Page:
“Most of ‘em were just relieved to be gettin' a few days off with pay…everybody thought the work stop meant the plant was gonna be closin' for good.”

“Same here,” T-Bomb added. “And that Janice Baker told us that the air conditioning was gonna be fixed by tomorrow.”

Luanne shook her head. “Too late for Wanda.”

“Ain't that the truth?” T-Bomb sighed. “I just hate this for those children.” She looked at me. “You know, that Shigeta fella went by there and spent more than an hour with her family.”

I was surprised. “He did?”

Luanne nodded. “Wynona told Joe about it.”

“You heard from Joe?” I asked.

“Jailissa did,” she replied. “It turns out Joe was the one who called Ogata and told them the truth about what happened to Wanda. Then when that Shigeta fella got here and started cleanin' house, he contacted Joe and told him he wasn't fired.”

I hadn't heard that. “So Joe is keeping his job?”

“I don't know nothin' more about that,” Luanne said. “All I know is he ain't fired.”

“That Jerry Sneddin is gone, too,” T-Bomb added. “That's why he dropped off them Jack-Aff puppies. Aunt Jackie said she tried to find him, but he'd already cleared outta town. You know, he never did put down any roots after he came here from that PPG plant over in Evansville. I heard he was ‘encouraged' to leave there, too.”

“Good riddance to bad news, if you ask me.” Luanne looked at me. “I wonder if Misty Ann will follow him?”

I hadn't thought about that possibility. “Maybe if we're all lucky,” I said. “Although, recently, I think she was a bit more interested in Don K.”

“Oh, good lord,” Luanne huffed. “Somebody needs to turn a garden hose on that girl.”

“Don't remind me,” I said.

“Oh, hell—that lapse in judgment wasn't your fault. It ain't like there were any fertile fields around there for good pickings. And that woman is a first-class Jezebel.”

“Thanks, but I still feel horrible about letting that happen.”

“Well, I still feel horrible about the day I ate that first bag of fried pork rinds, too. But this here body is the result I got from all them transgressions that followed, and I just need to accept it, and get on with my business.” She pointed a chubby index finger at me. “Sometimes you just gotta pull up your queen-sized panties and keep on keepin' on.”

“Unless you're Ermaline,” T-Bomb quipped.

I looked fondly at both of them. They truly were my best friends.

“I love you guys,” I said.

They both raised their glasses in a toast. I lifted my bottle.

“Here's to Wanda Miles,” I said. “And to a better tomorrow for everyone.”

We clinked rims, and drank to the future I knew we always would share.




An hour later, I was making a much-needed visit to the rest room before heading out for home.

T-Bomb had already left to meet Donnie and the twins at Pizza Hut. She said it was his night to cook, so that meant they'd be eating out.

Luanne was right behind her. Jailissa was scheduled for an early-evening photo shoot at Hogg Heaven, the restaurant that took top honors at Saturday's barbecue throw down. It was her first official duty as Miss Pork Queen, and Luanne was taking the errand very seriously.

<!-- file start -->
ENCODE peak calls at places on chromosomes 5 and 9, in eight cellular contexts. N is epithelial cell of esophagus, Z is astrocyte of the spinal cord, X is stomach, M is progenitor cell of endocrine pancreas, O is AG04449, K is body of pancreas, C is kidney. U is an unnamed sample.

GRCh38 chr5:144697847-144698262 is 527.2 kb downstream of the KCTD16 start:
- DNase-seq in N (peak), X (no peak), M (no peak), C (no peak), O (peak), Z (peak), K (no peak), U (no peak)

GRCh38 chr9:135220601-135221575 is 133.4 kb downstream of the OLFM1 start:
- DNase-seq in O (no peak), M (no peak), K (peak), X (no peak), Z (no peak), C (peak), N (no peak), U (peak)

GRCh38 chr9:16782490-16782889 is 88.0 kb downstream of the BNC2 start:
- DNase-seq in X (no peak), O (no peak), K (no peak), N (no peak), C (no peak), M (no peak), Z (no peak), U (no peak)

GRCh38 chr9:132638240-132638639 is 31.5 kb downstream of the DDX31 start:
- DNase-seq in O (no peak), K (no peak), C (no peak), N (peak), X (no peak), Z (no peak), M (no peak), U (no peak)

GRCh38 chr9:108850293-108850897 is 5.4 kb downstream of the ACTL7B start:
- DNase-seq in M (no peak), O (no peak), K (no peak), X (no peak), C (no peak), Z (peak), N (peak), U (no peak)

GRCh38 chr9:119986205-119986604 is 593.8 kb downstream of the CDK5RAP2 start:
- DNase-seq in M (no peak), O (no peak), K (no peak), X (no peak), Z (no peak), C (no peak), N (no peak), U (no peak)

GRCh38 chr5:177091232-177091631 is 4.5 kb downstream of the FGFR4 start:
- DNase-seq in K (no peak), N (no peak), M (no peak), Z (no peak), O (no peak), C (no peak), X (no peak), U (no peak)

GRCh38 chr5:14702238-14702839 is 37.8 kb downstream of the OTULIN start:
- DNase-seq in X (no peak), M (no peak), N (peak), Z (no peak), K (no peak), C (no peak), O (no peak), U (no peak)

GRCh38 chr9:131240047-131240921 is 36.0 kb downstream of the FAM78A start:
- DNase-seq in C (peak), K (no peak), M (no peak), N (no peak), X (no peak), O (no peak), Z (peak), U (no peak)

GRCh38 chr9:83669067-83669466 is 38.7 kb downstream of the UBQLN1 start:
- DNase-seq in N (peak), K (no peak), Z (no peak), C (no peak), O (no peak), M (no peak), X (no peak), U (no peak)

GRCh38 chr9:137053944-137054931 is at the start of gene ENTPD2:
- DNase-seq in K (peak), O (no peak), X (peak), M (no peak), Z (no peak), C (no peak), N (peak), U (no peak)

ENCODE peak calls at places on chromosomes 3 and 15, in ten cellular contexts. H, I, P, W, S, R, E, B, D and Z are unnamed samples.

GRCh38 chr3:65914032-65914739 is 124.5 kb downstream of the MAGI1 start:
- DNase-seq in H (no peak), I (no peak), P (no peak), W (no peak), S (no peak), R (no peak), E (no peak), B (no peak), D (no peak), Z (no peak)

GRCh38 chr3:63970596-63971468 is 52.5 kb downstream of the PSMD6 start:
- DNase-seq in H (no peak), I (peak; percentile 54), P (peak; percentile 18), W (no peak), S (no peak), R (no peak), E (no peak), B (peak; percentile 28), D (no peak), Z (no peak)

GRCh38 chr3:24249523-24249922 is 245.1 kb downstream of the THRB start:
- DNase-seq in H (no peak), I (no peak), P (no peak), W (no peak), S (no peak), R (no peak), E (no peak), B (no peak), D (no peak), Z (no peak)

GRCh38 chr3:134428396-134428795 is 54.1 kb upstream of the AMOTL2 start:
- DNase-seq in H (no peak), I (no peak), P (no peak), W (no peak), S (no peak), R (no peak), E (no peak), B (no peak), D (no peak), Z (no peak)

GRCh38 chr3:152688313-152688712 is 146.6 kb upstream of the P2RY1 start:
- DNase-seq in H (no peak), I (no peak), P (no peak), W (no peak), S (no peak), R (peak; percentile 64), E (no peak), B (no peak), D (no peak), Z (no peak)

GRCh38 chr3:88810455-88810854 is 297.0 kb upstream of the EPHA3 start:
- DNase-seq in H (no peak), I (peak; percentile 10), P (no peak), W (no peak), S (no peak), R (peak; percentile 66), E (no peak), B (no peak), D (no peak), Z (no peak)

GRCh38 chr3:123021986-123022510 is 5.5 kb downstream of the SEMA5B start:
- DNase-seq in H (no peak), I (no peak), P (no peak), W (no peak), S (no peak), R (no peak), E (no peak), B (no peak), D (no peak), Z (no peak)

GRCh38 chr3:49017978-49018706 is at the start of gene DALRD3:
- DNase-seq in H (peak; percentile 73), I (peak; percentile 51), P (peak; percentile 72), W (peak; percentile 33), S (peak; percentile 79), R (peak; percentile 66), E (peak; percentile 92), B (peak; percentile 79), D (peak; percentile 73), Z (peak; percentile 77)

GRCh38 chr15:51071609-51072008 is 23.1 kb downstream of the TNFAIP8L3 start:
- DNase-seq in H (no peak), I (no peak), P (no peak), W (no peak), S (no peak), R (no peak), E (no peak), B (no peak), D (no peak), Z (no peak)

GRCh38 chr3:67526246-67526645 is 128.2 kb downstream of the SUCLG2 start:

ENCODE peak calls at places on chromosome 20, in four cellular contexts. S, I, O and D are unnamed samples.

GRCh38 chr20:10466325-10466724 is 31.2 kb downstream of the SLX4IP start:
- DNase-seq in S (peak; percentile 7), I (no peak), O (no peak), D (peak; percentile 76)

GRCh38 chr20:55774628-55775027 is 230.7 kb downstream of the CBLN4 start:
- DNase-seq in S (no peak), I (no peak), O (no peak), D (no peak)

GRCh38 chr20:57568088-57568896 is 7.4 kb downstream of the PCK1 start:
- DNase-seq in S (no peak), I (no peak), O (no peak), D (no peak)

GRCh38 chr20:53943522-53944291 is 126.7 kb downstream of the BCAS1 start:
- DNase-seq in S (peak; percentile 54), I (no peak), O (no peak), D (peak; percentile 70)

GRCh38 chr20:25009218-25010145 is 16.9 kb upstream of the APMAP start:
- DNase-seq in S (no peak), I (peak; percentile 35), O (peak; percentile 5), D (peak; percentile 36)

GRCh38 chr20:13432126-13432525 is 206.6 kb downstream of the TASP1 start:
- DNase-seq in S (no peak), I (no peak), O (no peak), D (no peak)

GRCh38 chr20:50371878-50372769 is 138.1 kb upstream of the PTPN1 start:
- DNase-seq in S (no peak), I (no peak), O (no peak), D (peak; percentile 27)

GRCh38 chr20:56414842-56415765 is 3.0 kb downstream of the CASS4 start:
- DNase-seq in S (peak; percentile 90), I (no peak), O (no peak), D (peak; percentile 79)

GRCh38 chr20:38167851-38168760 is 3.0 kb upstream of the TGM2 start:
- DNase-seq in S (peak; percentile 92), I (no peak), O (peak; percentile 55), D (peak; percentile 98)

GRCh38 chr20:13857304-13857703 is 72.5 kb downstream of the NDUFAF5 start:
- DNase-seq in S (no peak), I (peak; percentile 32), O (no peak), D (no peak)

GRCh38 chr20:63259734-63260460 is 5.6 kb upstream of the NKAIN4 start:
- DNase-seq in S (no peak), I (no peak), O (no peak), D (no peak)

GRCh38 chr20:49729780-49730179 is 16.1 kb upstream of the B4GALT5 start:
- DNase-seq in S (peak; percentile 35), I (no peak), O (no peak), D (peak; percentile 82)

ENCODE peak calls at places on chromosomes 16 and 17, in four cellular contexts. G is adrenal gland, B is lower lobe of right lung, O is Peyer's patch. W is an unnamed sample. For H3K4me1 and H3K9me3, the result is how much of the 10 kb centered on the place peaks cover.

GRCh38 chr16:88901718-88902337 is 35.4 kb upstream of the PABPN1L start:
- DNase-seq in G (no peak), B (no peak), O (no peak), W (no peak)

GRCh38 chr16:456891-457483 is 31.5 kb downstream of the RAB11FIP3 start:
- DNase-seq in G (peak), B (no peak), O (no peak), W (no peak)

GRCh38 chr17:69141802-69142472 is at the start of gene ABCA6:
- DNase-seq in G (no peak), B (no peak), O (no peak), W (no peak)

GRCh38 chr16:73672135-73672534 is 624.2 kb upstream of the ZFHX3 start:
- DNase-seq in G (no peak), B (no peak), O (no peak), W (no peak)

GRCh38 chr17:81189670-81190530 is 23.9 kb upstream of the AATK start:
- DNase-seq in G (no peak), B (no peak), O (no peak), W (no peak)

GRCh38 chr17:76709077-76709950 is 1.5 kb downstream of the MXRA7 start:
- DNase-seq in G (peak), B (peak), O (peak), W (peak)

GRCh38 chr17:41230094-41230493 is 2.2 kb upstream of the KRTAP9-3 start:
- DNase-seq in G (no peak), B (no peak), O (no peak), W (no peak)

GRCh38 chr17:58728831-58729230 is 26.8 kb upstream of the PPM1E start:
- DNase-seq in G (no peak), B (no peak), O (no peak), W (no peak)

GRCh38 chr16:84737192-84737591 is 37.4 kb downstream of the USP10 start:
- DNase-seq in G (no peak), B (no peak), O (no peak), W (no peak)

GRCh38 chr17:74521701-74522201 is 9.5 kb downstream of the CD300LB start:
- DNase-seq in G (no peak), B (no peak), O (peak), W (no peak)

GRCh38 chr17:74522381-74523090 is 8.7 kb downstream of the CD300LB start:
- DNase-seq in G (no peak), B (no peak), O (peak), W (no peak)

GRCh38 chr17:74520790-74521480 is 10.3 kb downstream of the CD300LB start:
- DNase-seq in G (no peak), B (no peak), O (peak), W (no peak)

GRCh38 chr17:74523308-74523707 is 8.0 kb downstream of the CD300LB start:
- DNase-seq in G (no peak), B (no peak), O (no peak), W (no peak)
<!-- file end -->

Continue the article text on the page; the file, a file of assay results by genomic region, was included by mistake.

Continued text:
I was physically and mentally exhausted, and I knew that today was just the beginning. Tam had prepared us all for a grueling couple of weeks. Our first priority was to resolve all critical safety issues, and return the plant to full operation as quickly as practical. With the problem areas we'd been able to identify today, it seemed that we'd be able to accomplish the lion's share of this work in another forty-eight to seventy-two hours. Amazingly, Ogata technicians had already managed to arrange delivery of replacement HVAC components, and their teams were working around the clock to repair the malfunctioning units.

I stared at my reflection in the mirror while I washed my hands. I looked tired, but I thought I looked less anxious than I had when I left home that morning. It was true that my eyes still resembled road maps, but they didn't look as…sad.

Not that I wasn't still feeling sad. I was. But it was a different kind of sadness—duller and less acute. It was more like the cold snap that shows up after Christmas, and promises to hang around until the spring thaw. The kind of sadness you learn to live with, and know how to dress for.

I stared at my face in the dim light, and realized that the expression it wore was one I'd seen a lot of lately. In fact, I was beginning to realize that the world was full of faces that looked just like mine did right then. It led me to wonder how many other people were doing what I was now cosigned to do: grind out their days, putting one foot in front of the other until their disappointed hopes faded into vague memories.

My thoughts were about as bleak as the ancient wallpaper in that damn bathroom. I shook the excess water off my hands and grabbed a paper towel to dry them. I had just reached the door when someone on the other side pushed it open, and bumped it into my foot.

“I'm sorry,” an anxious voice called out. “Are you okay?”

I stepped back to allow the other woman to enter. It was El.

We stared at each other in disbelief. Then we started talking at the same time.

“I didn't know you were here,” she began.

“I'm just leaving,” I said.

We stopped and stared at each other some more. An awkward silence ensued.

“How are you?” she finally asked. Her voice was soft and low.